heikoheiko

elropi.py - Remote switch Elro using Python on Raspberry PI

Oct 4th, 2012
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  1. #!/usr/bin/env python
  2. """
  3. "elropi.py" for switching Elro devices using Python on Raspberry Pi
  4. by Heiko H. 2012
  5.  
  6. This file uses RPi.GPIO to output a bit train to a 433.92 MHz transmitter, allowing you
  7. to control light switches from the Elro brand.
  8.  
  9. Credits:
  10. This file is mostly a port from C++ and Wiring to Python and the RPi.GPIO library, based on
  11. C++ source code written by J. Lukas:
  12.     http://www.jer00n.nl/433send.cpp
  13. and Arduino source code written by Piepersnijder:
  14.     http://gathering.tweakers.net/forum/view_message/34919677
  15. Some parts have been rewritten and/or translated.
  16.  
  17. This code uses the Broadcom GPIO pin naming by default, which can be changed in the
  18. "GPIOMode" class variable below.
  19. For more on pin naming see: http://elinux.org/RPi_Low-level_peripherals
  20.  
  21. Version 1.0
  22. """
  23.  
  24. import time
  25. import RPi.GPIO as GPIO
  26.  
  27. class RemoteSwitch(object):
  28.     repeat = 10 # Number of transmissions
  29.     pulselength = 300 # microseconds
  30.     GPIOMode = GPIO.BCM
  31.    
  32.     def __init__(self, device, key=[1,1,1,1,1], pin=4):
  33.         '''
  34.         devices: A = 1, B = 2, C = 4, D = 8, E = 16  
  35.         key: according to dipswitches on your Elro receivers
  36.         pin: according to Broadcom pin naming
  37.         '''    
  38.         self.pin = pin
  39.         self.key = key
  40.         self.device = device
  41.         GPIO.setmode(self.GPIOMode)
  42.         GPIO.setup(self.pin, GPIO.OUT)
  43.        
  44.     def switchOn(self):
  45.         self._switch(GPIO.HIGH)
  46.  
  47.     def switchOff(self):
  48.         self._switch(GPIO.LOW)
  49.  
  50.     def _switch(self, switch):
  51.         self.bit = [142, 142, 142, 142, 142, 142, 142, 142, 142, 142, 142, 136, 128, 0, 0, 0]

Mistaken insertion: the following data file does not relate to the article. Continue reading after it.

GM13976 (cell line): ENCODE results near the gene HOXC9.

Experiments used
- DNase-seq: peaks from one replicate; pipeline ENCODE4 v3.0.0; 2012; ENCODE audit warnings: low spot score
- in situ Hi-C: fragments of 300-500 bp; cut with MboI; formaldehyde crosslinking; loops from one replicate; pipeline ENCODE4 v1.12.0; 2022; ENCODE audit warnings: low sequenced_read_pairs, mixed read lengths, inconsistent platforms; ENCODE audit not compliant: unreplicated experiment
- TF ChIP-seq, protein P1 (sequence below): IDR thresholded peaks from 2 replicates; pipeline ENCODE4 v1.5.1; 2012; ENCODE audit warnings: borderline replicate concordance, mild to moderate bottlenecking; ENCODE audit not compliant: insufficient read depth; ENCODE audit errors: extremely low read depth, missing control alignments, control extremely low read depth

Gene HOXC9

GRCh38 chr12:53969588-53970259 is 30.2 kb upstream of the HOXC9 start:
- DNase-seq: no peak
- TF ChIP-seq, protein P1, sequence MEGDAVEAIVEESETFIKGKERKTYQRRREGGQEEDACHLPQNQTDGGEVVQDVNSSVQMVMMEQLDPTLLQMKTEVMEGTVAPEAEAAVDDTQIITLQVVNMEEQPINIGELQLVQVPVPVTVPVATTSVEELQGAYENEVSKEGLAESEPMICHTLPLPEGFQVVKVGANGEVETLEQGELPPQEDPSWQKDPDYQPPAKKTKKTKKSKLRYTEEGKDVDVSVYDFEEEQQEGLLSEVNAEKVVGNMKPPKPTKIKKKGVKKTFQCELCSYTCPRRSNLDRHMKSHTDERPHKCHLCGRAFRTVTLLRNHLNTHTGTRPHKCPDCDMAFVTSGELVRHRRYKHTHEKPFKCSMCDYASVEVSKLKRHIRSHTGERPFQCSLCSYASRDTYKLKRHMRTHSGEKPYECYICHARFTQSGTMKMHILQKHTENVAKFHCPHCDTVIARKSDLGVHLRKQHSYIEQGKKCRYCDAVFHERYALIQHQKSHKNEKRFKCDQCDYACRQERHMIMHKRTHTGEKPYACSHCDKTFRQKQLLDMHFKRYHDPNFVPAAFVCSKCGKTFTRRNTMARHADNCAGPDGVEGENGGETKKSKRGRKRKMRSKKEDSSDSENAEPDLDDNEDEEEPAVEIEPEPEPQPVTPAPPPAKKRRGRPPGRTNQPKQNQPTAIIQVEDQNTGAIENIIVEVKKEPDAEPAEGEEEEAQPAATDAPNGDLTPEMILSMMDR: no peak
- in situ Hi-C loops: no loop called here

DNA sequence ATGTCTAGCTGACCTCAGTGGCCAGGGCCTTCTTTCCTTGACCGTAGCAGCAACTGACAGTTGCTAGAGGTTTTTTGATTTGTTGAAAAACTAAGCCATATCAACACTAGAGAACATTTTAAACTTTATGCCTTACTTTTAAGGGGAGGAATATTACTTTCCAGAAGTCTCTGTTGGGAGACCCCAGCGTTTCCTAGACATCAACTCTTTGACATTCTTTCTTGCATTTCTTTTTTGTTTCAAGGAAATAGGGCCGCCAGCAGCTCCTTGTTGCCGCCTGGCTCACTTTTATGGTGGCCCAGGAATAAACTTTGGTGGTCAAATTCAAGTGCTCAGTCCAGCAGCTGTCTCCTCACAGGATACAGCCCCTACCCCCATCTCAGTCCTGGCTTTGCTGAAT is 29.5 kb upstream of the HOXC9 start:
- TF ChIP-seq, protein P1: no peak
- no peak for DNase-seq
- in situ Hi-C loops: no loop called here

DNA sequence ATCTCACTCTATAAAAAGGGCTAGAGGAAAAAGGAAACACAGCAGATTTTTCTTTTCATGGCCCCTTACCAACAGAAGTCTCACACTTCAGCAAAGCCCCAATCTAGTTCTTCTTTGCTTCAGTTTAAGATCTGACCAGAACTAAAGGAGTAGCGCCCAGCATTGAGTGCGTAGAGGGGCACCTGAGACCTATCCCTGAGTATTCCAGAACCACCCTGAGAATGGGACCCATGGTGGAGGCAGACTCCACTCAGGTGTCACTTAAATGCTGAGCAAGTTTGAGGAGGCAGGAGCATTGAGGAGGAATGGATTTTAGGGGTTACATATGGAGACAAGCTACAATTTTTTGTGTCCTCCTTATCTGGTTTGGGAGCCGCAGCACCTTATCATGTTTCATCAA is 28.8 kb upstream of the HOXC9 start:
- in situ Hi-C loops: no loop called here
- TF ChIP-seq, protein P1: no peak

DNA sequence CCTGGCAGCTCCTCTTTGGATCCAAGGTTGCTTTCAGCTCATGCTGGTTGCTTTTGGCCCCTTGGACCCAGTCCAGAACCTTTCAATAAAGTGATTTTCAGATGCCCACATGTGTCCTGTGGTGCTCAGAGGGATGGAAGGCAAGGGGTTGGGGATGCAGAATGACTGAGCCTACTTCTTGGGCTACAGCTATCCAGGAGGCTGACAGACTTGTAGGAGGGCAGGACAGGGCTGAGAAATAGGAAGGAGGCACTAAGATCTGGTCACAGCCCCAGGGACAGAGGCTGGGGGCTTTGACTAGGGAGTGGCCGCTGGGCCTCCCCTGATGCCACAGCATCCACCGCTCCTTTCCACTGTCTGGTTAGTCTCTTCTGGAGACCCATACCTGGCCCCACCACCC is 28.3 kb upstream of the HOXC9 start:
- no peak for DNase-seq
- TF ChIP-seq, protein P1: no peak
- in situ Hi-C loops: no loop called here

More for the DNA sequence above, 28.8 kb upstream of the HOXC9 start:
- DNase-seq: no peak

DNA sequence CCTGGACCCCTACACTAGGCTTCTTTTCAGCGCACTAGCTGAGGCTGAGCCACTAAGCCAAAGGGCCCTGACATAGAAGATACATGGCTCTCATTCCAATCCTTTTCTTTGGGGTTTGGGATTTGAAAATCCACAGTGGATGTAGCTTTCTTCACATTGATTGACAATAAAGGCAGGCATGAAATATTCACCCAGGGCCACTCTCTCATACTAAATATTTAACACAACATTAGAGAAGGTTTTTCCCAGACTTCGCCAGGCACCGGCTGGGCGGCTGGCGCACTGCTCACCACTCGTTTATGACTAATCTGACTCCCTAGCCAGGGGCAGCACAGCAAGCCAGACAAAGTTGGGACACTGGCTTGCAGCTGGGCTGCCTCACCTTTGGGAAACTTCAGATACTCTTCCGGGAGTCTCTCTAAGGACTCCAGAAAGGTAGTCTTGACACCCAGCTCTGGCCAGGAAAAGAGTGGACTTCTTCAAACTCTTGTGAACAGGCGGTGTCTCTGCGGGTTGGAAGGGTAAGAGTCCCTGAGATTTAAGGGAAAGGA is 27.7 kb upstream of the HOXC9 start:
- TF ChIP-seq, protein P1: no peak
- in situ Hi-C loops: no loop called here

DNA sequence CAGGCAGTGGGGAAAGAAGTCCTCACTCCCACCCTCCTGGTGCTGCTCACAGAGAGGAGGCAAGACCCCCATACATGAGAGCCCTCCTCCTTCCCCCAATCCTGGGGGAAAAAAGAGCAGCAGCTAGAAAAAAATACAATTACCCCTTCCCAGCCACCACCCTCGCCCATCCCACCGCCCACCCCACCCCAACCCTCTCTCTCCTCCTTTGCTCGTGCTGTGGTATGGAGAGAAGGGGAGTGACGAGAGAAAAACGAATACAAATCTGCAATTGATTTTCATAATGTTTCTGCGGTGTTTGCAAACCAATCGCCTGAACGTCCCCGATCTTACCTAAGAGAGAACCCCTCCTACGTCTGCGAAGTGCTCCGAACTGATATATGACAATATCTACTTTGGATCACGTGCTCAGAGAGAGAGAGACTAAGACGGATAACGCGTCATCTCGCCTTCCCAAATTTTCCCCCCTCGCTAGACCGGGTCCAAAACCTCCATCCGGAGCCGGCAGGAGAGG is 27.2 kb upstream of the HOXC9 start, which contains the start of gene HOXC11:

52.  
  53.         for t in range(5):
  54.             if self.key[t]:
  55.                 self.bit[t]=136
  56.         x=1
  57.         for i in range(1,6):
  58.             if self.device & x > 0:
  59.                 self.bit[4+i] = 136
  60.             x = x<<1
  61.  
  62.         if switch == GPIO.HIGH:
  63.             self.bit[10] = 136
  64.             self.bit[11] = 142
  65.                
  66.         bangs = []
  67.         for y in range(16):
  68.             x = 128
  69.             for i in range(1,9):
  70.                 b = (self.bit[y] & x > 0) and GPIO.HIGH or GPIO.LOW
  71.                 bangs.append(b)
  72.                 x = x>>1
  73.                
  74.         GPIO.output(self.pin, GPIO.LOW)
  75.         for z in range(self.repeat):
  76.             for b in bangs:
  77.                 GPIO.output(self.pin, b)
  78.                 time.sleep(self.pulselength/1000000.)
  79.        
  80.        
  81. if __name__ == '__main__':
  82.     import sys
  83.     GPIO.setwarnings(False)
  84.    
  85.     if len(sys.argv) < 3:
  86.         print "usage:sudo python %s int_device int_state (e.g. '%s 2 1' switches device 2 on)" % \
  87.             (sys.argv[0], sys.argv[0])  
  88.         sys.exit(1)
  89.    
  90.    
  91.     # Change the key[] variable below according to the dipswitches on your Elro receivers.
  92.     default_key = [1,0,0,0,1]
  93.    
  94.     # change the pin accpording to your wiring
  95.     default_pin =17
  96.     device = RemoteSwitch(  device= int(sys.argv[1]),
  97.                             key=default_key,
  98.                             pin=default_pin)
  99.  
  100.     if int(sys.argv[2]):
  101.         device.switchOn()
  102.     else:
  103.         device.switchOff()
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